How Many Must Die For Us To Show Compassion?


The Australian Government’s administrator on Christmas Island, Jon Stanhope, has made a plea to politicians and commentators to stop de-humanising asylum seekers.

Speaking after this week’s sinking of another asylum seeker boat, Stanhope, the former chief minister of the ACT, said that the Australian political debate on refugees needed to show more humanity and understanding.

“I sometimes wish that perhaps some of the debate and some of the commentary and some of the discourse would perhaps look at asylum seekers not as a bulk, anonymous grouping of individuals but as individual human beings that have hopes and aspirations and dreams and feel the same pain and suffer the same grief as each of us,” he told ABC Radio on Wednesday.

The Government has long been accused of de-humanisation of asylum seekers in many different ways. Language is one. Department of Immigration terminology, regularly adopted by Government ministers, labels them as IMAs (Irregular Maritime Arrivals) and, more broadly, politicians use controversial terms such as “illegals” and “queue-jumpers” to describe them.

Government bans on media access to detention centres and warnings to asylum seekers not to speak to the media ensure they are presented to the public as an anonymous group of foreigners.

Stanhope said a good way for government to start the humanising process would be to name publicly those who died at sea.

“We have a one-year old baby in our mortuary, the child of an asylum seeker family,” Stanhope said. “And I wish we named [them]. That's one of the things I've sought to pursue. We don't name the deceased or we don't name them publicly. I wish we did.”

“I wish we humanised them. I wish we gave them that respect in death, that we were prepared to name those that die. I think it would be nice if we did that.”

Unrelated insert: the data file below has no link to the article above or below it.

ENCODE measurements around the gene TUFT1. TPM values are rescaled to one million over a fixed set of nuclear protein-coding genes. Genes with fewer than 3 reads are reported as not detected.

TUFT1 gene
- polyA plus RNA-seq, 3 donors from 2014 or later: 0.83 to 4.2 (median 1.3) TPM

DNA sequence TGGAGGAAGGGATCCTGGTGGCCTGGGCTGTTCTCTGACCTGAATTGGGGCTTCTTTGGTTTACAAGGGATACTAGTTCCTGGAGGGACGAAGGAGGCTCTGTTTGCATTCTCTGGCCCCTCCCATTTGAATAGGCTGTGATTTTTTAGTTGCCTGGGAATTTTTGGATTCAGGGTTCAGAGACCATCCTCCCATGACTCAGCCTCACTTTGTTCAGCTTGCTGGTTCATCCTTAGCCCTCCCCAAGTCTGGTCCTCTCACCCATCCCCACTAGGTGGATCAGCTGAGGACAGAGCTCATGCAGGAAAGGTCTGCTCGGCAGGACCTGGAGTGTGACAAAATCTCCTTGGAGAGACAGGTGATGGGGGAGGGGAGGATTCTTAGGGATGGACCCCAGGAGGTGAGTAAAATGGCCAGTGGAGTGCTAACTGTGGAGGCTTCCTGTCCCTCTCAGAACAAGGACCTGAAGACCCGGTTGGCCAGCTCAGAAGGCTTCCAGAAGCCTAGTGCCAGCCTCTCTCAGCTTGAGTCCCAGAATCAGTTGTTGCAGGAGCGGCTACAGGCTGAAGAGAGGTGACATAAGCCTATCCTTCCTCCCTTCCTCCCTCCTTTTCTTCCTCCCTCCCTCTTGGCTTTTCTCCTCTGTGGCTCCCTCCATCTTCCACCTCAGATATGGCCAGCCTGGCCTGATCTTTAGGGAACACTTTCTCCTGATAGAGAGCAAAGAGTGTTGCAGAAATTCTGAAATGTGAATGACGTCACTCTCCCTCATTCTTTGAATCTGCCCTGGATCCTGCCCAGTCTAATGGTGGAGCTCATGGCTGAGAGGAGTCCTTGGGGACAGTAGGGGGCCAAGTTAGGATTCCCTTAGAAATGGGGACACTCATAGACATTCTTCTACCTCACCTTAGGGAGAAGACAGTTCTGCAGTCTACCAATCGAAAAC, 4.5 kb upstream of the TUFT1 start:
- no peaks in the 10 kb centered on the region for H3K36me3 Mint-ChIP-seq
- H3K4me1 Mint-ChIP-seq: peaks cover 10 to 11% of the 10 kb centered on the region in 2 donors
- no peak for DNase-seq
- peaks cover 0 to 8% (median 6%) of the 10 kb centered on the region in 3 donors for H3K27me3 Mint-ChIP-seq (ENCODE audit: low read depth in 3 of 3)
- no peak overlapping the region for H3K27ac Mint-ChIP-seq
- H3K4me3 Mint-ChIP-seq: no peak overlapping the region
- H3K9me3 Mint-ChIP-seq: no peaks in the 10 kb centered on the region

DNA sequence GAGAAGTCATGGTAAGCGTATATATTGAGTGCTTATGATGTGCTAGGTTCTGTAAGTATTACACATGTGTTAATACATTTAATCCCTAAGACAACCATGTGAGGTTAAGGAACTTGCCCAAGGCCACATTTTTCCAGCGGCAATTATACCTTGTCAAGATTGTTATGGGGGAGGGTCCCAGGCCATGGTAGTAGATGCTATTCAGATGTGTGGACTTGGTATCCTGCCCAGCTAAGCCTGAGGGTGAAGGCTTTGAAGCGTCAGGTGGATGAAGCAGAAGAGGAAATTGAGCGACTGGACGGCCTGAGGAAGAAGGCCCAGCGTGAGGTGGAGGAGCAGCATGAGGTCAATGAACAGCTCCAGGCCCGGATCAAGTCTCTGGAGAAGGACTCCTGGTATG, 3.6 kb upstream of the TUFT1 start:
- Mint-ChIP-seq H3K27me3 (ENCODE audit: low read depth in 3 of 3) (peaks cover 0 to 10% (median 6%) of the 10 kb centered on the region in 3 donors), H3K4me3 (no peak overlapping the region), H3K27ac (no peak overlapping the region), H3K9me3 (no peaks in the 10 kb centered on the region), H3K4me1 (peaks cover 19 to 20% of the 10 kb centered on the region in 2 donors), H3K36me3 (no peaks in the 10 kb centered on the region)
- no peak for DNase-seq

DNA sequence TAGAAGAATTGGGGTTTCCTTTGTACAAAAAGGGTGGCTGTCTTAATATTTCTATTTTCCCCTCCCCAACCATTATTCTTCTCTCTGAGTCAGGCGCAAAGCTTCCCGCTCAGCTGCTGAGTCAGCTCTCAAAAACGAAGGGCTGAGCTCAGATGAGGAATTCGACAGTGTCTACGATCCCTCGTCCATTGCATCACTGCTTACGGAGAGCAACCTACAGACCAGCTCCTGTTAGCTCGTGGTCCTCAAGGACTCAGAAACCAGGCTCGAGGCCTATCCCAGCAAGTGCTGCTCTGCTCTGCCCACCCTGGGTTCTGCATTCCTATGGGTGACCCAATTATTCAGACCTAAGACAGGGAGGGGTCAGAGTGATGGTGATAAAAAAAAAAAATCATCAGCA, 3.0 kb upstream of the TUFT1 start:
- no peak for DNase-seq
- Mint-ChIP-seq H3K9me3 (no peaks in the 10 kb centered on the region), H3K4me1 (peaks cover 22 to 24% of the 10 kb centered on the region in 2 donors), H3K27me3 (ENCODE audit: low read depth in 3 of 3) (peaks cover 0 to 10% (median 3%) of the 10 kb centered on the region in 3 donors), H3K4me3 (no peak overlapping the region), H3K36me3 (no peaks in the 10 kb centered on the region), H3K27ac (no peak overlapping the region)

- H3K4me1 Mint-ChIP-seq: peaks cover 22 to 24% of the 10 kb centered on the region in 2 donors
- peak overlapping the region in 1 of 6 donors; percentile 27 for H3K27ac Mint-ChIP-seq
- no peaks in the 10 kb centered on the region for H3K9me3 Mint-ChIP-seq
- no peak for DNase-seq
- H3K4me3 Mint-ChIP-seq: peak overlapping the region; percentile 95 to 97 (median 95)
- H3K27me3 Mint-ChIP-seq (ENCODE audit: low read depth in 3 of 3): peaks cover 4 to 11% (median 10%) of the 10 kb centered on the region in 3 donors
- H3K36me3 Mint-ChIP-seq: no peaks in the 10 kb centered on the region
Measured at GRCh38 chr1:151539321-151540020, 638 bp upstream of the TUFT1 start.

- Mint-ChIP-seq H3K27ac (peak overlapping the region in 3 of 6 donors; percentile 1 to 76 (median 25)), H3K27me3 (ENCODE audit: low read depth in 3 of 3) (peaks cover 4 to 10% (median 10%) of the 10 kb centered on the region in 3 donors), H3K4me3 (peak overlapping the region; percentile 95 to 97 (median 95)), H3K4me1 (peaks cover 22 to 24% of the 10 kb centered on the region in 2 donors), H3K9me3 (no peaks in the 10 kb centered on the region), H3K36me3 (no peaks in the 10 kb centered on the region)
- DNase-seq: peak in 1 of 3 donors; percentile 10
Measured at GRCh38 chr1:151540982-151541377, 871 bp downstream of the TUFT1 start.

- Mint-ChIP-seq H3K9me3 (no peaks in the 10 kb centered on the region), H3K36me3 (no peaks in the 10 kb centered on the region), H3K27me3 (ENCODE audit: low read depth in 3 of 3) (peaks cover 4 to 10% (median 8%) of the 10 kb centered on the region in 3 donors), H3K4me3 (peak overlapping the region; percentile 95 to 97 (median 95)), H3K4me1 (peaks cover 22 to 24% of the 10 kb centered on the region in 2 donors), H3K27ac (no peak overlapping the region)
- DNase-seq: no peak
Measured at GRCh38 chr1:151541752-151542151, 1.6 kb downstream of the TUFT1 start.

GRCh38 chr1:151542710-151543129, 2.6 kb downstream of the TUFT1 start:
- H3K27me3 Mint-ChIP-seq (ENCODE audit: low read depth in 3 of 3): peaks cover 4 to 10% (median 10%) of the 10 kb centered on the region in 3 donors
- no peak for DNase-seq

Stanhope said that the capacity of the morgue on Christmas Island, home to one of Australia’s biggest detention centres, had recently been expanded to cope with the increasing number of asylum-seeker deaths at sea. “We now have mortuary facilities that will cater for 50 bodies. That's a statement in itself. Within the last year we have increased our mortuary capacity from about five to about 50,” he said.

According to Australian Border Protection and Customs officials, four bodies were recovered and 144 people rescued from the latest capsized vessel, which was believed to be carrying approximately 150 passengers and crew.

Media reports said two navy ships were escorting the boat when it capsized in heavy seas at 7pm on Tuesday. The asylum seekers had put out a distress call earlier in the day. Bad weather and heavy seas prevented navy personnel from being able to safely board the vessel or take passengers off. The dead baby boy was on another boat that capsized at the weekend. At least another eight people were reported to have died.

Stanhope said there were between 700-800 asylum seekers arriving every week. He said about 20 boats had arrived in the past two weeks.

“This is the dry [season]but it hasn't stopped raining,” he said. “The seas continue to come up. I must say that many of us, as we looked out to sea today and yesterday, were very conscious of the perils that those on the sea on days like today would be facing. I think at one level, tragically, some of us weren't particularly surprised that another boat had capsized.”

The so-called deterrence policies adopted by the Government have done little to stop the flow of asylum seekers, who continue to flee persecution from countries such as Sri Lanka, Afghanistan and Iran in the hope of finding a safe haven in Australia.

A Tamil refugee now living in Melbourne, Kumara Devendrar, survived torture in Sri Lanka and a frightening 19-day boat trip from India. He is now a permanent resident, and recently told SBS news that:

“After I was tied to a pole like a chicken and was kicked and beaten, I didn’t think about anything but escaping with my life. A leaky boat will always be a better option than torture.”

Refugee advocates Lizzie O’Shea and Jessie Taylor echoed this sentiment on the human rights’ website, Right Now. “The boats will never stop as long as their passengers are still fleeing persecution and there is no other safe alternative available for re-settlement,” they wrote.

Launched in 2004, New Matilda is one of Australia's oldest online independent publications. It's focus is on investigative journalism and analysis, with occasional smart arsery thrown in for reasons of sanity. New Matilda is owned and edited by Walkley Award and Human Rights Award winning journalist Chris Graham.